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Once you are in the game the different systems come into play. For most of your time you are walking around locations talking to people trying to do the investigation. For each location that you travel to from the world map, part of your day is taken up, and you only can really visit about 5 different locations a day. The reason this is important, is because almost everyone you meet that has pivotal information to tell you, does not start out trusting you, and in order to gain their trust you need to do quests for them. Some of the quests will pop up new locations on your map, some of those locations might be timed and depending on what you are juggling you will almost certainly not be able to get to every location that you want in a single day. However, complete enough quests for a person, and they will finally tell you where they were during the night of the murder. Should you have evidence that contradicts their account of the night you can accuse them of lying in which case they will usually crack and tell you a vital clue that you will need to solve the crime.

Here is where I peel back the curtain a little bit, everyone has an alibi and everyone is lying about their alibi. This isn’t just fun detective talk but a frustrating point in how this game operates when it comes to solving the murder. No matter the procedurally generated case, you will have to do 2-3 quests for, lets say the knight captain, just for him to tell you his alibi, and then find evidence that contradicts them, only to get the one worthwhile clue you need for the murder. Even when you have narrowed down your suspect list, you still need to break alibis of people you don’t suspect just so they can give you a clue to use later on.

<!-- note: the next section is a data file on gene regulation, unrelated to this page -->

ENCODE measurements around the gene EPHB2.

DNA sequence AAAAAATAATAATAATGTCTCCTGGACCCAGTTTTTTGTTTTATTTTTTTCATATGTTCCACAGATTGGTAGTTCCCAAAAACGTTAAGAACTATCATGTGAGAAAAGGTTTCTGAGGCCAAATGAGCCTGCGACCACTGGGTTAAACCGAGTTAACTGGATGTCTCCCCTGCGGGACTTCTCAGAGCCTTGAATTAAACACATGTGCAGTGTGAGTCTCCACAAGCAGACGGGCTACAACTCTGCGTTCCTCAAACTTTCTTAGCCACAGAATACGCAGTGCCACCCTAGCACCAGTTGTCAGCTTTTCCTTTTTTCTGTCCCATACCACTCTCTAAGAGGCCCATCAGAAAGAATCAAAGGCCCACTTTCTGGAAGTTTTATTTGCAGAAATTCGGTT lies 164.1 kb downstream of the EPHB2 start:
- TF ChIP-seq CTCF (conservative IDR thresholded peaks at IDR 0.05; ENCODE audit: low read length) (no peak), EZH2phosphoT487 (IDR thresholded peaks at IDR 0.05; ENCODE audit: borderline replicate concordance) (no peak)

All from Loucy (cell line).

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But hey, lets get back to how the game is played. Sometimes when moving on the world map you might encounter an ‘event,’ or when going out on a quest, that leads to combat. Combat is handled in a hybrid of turn-based combat and card battling. You have a deck of combat cards that can be modified or added to throughout the game, and these will be drawn on each turn in order to facilitate what you can do. On your turn, you can move within a radius, and then play cards. However, each card you play has a time associated with them and that time will be how long before your next turn. If you play every card in your hand, you are almost certainly not going to act again until everyone else on the battlefield has taken at least one turn, and possibly two. So, there is a bit of strategy here to weigh, but if I am being honest, doing damage is still king in this game, so playing all your damage cards no matter the cost is almost always beneficial to trying to slow play your hand. Winning the battle will net you experience points and potentially other benefits (gold, an item, a new card, quest reward) however if you lose the battle you wake up back at the inn and have lost out on the previous day. Since this game is on a clock, depending on if you get knocked out at the end of the day or beginning of the day could be a big difference.